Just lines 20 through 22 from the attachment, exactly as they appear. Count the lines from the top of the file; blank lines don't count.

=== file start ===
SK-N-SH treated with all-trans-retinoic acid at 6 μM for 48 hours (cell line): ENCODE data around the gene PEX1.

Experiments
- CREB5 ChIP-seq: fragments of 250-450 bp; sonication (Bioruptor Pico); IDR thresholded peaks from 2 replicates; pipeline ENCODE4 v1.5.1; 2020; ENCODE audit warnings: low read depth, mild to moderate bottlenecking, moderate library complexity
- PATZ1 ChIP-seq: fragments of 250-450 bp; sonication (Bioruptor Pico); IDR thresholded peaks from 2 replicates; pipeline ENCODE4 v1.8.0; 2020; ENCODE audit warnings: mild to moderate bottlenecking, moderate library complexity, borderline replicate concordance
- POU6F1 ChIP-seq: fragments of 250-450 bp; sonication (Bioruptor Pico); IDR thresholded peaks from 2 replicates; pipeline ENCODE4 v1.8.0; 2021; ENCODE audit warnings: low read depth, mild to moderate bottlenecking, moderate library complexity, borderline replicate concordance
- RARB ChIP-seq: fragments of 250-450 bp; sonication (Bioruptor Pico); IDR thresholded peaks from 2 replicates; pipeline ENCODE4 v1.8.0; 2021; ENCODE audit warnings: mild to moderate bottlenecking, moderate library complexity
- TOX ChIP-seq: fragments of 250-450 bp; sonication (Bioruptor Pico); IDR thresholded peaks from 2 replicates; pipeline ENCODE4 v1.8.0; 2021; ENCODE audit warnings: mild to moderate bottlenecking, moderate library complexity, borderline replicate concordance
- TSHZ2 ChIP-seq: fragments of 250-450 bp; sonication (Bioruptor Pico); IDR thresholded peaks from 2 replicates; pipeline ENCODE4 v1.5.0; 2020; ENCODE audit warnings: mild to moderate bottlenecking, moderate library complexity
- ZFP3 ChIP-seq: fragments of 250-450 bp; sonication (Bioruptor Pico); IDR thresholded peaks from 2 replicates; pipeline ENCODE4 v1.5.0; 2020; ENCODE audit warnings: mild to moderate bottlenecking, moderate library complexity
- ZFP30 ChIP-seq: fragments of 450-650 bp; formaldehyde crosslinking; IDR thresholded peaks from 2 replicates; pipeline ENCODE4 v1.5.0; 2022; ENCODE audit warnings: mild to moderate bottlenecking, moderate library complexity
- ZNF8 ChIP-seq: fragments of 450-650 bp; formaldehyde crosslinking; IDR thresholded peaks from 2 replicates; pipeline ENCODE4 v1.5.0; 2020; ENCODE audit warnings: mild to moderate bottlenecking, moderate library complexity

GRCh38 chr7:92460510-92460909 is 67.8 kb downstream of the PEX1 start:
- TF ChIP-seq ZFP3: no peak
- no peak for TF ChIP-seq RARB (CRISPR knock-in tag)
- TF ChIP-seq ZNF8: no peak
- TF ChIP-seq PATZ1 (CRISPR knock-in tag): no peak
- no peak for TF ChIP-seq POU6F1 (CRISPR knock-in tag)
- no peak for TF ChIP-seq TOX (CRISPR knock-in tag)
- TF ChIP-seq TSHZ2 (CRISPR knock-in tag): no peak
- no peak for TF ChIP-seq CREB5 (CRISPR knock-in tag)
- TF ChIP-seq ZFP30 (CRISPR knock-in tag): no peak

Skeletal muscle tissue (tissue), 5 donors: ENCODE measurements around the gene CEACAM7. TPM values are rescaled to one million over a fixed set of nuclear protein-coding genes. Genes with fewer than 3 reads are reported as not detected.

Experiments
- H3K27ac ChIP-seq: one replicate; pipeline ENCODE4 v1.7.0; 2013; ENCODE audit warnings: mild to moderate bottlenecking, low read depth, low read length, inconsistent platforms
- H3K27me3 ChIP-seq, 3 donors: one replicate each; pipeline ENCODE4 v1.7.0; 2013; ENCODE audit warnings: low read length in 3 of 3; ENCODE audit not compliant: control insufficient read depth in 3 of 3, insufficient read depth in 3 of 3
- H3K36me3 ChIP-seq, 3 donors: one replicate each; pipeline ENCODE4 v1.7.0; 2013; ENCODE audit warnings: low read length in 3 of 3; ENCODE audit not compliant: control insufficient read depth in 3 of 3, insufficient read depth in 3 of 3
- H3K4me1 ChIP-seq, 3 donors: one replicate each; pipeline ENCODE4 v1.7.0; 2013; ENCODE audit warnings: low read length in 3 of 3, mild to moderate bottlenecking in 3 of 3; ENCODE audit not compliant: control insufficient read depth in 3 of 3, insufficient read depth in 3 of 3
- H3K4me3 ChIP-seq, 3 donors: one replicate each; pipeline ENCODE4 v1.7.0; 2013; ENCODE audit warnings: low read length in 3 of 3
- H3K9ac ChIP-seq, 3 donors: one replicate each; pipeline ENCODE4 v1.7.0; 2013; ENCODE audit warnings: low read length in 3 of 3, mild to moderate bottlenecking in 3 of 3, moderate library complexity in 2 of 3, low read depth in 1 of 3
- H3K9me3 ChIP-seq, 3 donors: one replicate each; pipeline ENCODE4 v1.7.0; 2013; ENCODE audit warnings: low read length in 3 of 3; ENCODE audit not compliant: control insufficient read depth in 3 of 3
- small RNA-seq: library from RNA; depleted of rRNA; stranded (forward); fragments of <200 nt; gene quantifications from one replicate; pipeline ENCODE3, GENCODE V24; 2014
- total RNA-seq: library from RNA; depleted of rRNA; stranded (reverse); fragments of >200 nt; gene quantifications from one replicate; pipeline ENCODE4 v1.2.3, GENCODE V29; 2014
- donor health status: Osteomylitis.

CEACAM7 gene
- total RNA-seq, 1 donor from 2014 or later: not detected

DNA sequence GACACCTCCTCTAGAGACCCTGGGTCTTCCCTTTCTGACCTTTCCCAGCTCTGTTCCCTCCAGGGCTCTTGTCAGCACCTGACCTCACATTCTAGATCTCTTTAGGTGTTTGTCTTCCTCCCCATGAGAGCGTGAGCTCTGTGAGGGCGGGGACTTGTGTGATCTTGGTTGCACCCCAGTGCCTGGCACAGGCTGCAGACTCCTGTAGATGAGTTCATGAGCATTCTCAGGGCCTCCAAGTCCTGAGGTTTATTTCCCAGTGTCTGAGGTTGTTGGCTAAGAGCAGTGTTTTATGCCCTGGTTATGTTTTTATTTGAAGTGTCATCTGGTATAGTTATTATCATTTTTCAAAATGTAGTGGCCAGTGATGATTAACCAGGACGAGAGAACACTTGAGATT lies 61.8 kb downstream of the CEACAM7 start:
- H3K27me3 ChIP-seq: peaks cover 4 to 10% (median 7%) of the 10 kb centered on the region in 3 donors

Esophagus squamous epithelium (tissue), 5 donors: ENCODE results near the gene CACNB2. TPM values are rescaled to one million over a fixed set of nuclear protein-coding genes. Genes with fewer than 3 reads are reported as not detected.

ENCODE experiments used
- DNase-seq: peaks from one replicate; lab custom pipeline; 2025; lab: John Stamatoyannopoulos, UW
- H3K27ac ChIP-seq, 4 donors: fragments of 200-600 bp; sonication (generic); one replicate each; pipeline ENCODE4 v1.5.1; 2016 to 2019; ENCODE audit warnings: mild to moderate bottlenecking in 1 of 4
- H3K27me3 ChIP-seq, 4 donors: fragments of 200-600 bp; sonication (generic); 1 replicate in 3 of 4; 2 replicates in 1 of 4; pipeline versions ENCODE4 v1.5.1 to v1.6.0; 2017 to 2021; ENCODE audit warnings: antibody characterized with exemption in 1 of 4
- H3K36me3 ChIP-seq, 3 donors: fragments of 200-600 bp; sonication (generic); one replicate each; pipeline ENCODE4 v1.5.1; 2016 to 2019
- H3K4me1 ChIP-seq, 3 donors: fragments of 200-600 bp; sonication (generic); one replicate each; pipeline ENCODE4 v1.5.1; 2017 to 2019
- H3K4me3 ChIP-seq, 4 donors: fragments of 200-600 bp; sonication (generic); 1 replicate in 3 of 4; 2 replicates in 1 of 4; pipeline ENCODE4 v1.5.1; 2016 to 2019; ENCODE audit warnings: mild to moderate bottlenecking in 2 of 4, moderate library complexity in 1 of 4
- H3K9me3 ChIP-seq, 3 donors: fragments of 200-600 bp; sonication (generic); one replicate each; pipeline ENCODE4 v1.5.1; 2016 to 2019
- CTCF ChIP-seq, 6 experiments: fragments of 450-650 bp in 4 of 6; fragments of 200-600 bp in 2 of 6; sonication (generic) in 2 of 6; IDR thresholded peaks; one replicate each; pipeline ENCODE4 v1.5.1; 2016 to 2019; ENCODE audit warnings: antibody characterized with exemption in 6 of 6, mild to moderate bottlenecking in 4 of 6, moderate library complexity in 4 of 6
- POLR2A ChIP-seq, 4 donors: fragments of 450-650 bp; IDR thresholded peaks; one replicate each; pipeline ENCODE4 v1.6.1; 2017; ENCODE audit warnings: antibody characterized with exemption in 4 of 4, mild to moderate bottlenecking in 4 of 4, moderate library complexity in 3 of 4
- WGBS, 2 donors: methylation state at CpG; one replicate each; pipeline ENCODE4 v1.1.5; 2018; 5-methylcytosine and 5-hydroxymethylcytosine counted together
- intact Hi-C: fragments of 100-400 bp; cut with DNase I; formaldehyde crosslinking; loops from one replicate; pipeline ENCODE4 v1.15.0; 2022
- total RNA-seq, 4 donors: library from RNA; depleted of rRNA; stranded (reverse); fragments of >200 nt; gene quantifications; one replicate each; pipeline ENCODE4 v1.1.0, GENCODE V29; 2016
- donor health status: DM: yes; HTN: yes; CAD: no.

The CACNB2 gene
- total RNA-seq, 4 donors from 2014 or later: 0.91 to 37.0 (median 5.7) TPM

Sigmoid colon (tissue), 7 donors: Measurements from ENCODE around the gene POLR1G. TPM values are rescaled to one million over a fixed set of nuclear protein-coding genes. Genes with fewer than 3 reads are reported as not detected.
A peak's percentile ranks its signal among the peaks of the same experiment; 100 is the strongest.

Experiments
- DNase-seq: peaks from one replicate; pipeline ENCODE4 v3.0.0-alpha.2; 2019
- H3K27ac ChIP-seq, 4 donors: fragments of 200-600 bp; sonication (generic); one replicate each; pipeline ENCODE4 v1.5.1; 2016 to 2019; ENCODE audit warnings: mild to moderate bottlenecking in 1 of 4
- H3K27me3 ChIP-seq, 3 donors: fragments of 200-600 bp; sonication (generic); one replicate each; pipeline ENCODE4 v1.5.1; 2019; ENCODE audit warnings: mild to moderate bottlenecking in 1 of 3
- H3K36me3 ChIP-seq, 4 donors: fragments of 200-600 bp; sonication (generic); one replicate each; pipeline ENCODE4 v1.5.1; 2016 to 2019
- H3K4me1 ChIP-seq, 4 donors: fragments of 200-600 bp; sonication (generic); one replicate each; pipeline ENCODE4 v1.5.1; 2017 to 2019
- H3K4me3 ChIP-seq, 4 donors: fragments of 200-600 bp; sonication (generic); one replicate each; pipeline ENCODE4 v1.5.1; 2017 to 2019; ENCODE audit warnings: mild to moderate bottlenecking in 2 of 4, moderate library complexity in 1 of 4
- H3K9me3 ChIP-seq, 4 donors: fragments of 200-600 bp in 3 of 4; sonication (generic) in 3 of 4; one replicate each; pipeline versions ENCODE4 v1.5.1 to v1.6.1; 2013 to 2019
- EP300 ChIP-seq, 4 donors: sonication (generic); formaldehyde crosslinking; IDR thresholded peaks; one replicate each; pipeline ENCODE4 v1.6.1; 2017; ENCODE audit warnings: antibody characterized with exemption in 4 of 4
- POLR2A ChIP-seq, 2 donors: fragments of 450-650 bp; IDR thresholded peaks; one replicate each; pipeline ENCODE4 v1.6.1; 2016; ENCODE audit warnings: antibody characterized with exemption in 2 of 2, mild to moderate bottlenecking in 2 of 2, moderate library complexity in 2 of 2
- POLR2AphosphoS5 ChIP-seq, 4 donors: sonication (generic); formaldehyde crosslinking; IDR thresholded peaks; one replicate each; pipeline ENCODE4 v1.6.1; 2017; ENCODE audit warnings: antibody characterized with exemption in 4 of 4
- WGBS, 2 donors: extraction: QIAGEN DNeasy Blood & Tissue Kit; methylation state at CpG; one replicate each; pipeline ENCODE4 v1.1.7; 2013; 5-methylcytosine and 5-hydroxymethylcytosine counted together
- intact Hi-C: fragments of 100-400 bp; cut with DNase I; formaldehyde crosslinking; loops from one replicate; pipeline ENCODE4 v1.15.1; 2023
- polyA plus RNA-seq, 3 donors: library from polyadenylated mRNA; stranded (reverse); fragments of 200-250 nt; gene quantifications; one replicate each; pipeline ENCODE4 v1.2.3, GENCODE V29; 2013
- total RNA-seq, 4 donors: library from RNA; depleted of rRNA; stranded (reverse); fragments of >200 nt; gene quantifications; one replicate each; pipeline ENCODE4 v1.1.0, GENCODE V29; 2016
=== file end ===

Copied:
- no peak for TF ChIP-seq CREB5 (CRISPR knock-in tag)
- TF ChIP-seq ZFP30 (CRISPR knock-in tag): no peak

Skeletal muscle tissue (tissue), 5 donors: ENCODE measurements around the gene CEACAM7. TPM values are rescaled to one million over a fixed set of nuclear protein-coding genes. Genes with fewer than 3 reads are reported as not detected.